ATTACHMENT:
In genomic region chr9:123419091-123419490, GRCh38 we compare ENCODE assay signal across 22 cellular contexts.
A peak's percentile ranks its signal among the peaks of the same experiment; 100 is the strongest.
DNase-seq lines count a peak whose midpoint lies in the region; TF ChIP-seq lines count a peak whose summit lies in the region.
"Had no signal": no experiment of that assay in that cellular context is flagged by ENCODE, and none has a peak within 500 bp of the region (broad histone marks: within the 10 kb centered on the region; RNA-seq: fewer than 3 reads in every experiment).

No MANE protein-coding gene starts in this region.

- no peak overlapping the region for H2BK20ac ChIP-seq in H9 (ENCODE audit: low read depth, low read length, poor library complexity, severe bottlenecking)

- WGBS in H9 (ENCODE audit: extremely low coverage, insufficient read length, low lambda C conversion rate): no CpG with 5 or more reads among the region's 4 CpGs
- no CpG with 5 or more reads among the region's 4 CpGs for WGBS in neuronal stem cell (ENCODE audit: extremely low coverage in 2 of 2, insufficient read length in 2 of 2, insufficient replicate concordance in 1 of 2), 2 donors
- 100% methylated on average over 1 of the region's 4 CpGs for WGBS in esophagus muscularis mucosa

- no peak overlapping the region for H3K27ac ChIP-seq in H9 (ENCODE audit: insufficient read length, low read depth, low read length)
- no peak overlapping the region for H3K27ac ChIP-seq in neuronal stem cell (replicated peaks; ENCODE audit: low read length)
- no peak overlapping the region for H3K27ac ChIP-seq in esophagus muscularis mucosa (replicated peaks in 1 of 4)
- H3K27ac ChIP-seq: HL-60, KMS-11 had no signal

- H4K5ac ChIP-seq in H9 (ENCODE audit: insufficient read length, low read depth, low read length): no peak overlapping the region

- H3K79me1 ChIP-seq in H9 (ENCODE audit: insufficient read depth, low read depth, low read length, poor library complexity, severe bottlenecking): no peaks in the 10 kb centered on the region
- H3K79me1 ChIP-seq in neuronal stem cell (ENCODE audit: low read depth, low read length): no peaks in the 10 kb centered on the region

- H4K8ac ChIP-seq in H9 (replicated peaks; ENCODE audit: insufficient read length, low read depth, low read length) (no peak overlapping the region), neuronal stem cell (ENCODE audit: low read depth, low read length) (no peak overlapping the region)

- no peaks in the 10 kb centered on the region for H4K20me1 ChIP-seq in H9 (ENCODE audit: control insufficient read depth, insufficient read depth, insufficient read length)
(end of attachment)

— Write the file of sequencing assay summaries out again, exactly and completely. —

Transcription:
In genomic region chr9:123419091-123419490, GRCh38 we compare ENCODE assay signal across 22 cellular contexts.
A peak's percentile ranks its signal among the peaks of the same experiment; 100 is the strongest.
DNase-seq lines count a peak whose midpoint lies in the region; TF ChIP-seq lines count a peak whose summit lies in the region.
"Had no signal": no experiment of that assay in that cellular context is flagged by ENCODE, and none has a peak within 500 bp of the region (broad histone marks: within the 10 kb centered on the region; RNA-seq: fewer than 3 reads in every experiment).

No MANE protein-coding gene starts in this region.

- no peak overlapping the region for H2BK20ac ChIP-seq in H9 (ENCODE audit: low read depth, low read length, poor library complexity, severe bottlenecking)

- WGBS in H9 (ENCODE audit: extremely low coverage, insufficient read length, low lambda C conversion rate): no CpG with 5 or more reads among the region's 4 CpGs
- no CpG with 5 or more reads among the region's 4 CpGs for WGBS in neuronal stem cell (ENCODE audit: extremely low coverage in 2 of 2, insufficient read length in 2 of 2, insufficient replicate concordance in 1 of 2), 2 donors
- 100% methylated on average over 1 of the region's 4 CpGs for WGBS in esophagus muscularis mucosa

- no peak overlapping the region for H3K27ac ChIP-seq in H9 (ENCODE audit: insufficient read length, low read depth, low read length)
- no peak overlapping the region for H3K27ac ChIP-seq in neuronal stem cell (replicated peaks; ENCODE audit: low read length)
- no peak overlapping the region for H3K27ac ChIP-seq in esophagus muscularis mucosa (replicated peaks in 1 of 4)
- H3K27ac ChIP-seq: HL-60, KMS-11 had no signal

- H4K5ac ChIP-seq in H9 (ENCODE audit: insufficient read length, low read depth, low read length): no peak overlapping the region

- H3K79me1 ChIP-seq in H9 (ENCODE audit: insufficient read depth, low read depth, low read length, poor library complexity, severe bottlenecking): no peaks in the 10 kb centered on the region
- H3K79me1 ChIP-seq in neuronal stem cell (ENCODE audit: low read depth, low read length): no peaks in the 10 kb centered on the region

- H4K8ac ChIP-seq in H9 (replicated peaks; ENCODE audit: insufficient read length, low read depth, low read length) (no peak overlapping the region), neuronal stem cell (ENCODE audit: low read depth, low read length) (no peak overlapping the region)

- no peaks in the 10 kb centered on the region for H4K20me1 ChIP-seq in H9 (ENCODE audit: control insufficient read depth, insufficient read depth, insufficient read length)